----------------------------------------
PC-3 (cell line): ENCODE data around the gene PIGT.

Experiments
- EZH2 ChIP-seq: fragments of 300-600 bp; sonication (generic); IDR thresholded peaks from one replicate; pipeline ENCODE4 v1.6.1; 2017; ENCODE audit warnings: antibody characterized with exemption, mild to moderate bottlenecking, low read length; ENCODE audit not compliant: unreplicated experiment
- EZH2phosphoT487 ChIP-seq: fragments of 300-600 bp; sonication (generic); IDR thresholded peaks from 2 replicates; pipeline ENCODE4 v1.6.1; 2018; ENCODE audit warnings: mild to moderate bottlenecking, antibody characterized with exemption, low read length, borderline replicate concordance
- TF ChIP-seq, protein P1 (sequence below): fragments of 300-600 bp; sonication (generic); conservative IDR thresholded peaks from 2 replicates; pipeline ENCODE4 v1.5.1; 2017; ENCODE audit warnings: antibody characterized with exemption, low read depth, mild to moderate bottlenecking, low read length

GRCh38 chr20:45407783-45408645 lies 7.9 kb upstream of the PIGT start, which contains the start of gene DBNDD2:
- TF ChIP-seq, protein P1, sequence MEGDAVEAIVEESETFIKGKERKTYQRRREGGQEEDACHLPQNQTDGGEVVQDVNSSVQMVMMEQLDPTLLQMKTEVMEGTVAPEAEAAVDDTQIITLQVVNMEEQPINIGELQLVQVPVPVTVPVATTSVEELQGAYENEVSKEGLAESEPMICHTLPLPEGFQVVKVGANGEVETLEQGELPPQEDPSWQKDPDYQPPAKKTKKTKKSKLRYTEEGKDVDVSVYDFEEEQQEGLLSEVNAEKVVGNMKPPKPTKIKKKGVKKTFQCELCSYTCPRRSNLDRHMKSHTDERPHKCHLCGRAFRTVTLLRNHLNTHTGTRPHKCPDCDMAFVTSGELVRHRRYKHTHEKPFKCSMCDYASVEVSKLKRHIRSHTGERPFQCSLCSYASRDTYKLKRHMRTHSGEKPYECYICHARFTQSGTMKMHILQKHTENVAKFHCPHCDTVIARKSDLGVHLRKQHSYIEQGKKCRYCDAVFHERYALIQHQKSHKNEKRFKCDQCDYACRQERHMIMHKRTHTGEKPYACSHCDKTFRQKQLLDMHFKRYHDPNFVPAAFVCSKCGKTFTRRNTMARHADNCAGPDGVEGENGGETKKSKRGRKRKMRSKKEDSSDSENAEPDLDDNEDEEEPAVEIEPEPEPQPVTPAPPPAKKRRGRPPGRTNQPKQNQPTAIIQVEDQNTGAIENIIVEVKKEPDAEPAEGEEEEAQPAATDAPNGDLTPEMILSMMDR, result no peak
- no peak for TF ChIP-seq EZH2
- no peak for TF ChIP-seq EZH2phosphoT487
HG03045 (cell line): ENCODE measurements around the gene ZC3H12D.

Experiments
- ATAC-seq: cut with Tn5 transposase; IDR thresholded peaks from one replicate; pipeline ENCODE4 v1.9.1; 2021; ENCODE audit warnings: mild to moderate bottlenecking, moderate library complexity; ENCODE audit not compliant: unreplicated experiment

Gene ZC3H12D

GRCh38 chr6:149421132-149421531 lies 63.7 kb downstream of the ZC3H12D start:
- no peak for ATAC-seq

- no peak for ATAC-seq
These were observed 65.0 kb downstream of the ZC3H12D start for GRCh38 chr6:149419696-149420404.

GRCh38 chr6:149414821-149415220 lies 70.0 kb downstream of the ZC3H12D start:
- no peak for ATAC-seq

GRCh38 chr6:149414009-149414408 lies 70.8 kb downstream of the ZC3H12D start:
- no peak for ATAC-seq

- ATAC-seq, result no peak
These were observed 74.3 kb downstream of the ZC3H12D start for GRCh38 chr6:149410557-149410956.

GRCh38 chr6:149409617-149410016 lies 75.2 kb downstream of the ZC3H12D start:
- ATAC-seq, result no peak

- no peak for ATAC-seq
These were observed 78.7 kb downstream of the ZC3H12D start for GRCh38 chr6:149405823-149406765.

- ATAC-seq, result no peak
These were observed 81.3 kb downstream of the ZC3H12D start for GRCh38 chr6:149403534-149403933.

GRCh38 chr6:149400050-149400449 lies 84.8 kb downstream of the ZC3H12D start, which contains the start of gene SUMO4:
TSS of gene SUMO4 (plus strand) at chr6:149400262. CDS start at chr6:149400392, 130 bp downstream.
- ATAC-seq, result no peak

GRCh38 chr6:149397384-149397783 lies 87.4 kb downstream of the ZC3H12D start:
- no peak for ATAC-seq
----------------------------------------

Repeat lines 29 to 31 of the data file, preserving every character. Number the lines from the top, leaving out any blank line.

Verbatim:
These were observed 81.3 kb downstream of the ZC3H12D start for GRCh38 chr6:149403534-149403933.

GRCh38 chr6:149400050-149400449 lies 84.8 kb downstream of the ZC3H12D start, which contains the start of gene SUMO4:
TSS of gene SUMO4 (plus strand) at chr6:149400262. CDS start at chr6:149400392, 130 bp downstream.